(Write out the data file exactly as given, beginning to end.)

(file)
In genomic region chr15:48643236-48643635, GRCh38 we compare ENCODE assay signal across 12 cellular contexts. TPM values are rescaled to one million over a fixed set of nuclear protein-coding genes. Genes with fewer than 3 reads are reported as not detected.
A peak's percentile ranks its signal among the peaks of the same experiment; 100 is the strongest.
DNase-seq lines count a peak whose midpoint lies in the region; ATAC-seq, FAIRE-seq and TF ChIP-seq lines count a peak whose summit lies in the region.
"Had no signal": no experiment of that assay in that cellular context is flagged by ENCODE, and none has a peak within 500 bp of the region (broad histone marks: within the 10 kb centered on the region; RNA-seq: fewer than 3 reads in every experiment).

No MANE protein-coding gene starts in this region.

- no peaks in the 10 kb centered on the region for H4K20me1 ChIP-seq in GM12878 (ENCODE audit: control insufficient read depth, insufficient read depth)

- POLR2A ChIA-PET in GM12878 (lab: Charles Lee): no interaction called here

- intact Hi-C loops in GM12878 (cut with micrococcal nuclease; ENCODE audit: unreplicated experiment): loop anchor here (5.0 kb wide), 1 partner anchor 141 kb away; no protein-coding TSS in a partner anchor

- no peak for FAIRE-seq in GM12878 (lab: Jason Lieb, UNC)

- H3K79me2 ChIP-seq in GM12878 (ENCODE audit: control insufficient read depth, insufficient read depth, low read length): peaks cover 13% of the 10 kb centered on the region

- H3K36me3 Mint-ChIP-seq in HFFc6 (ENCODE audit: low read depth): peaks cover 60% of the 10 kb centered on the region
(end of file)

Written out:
In genomic region chr15:48643236-48643635, GRCh38 we compare ENCODE assay signal across 12 cellular contexts. TPM values are rescaled to one million over a fixed set of nuclear protein-coding genes. Genes with fewer than 3 reads are reported as not detected.
A peak's percentile ranks its signal among the peaks of the same experiment; 100 is the strongest.
DNase-seq lines count a peak whose midpoint lies in the region; ATAC-seq, FAIRE-seq and TF ChIP-seq lines count a peak whose summit lies in the region.
"Had no signal": no experiment of that assay in that cellular context is flagged by ENCODE, and none has a peak within 500 bp of the region (broad histone marks: within the 10 kb centered on the region; RNA-seq: fewer than 3 reads in every experiment).

No MANE protein-coding gene starts in this region.

- no peaks in the 10 kb centered on the region for H4K20me1 ChIP-seq in GM12878 (ENCODE audit: control insufficient read depth, insufficient read depth)

- POLR2A ChIA-PET in GM12878 (lab: Charles Lee): no interaction called here

- intact Hi-C loops in GM12878 (cut with micrococcal nuclease; ENCODE audit: unreplicated experiment): loop anchor here (5.0 kb wide), 1 partner anchor 141 kb away; no protein-coding TSS in a partner anchor

- no peak for FAIRE-seq in GM12878 (lab: Jason Lieb, UNC)

- H3K79me2 ChIP-seq in GM12878 (ENCODE audit: control insufficient read depth, insufficient read depth, low read length): peaks cover 13% of the 10 kb centered on the region

- H3K36me3 Mint-ChIP-seq in HFFc6 (ENCODE audit: low read depth): peaks cover 60% of the 10 kb centered on the region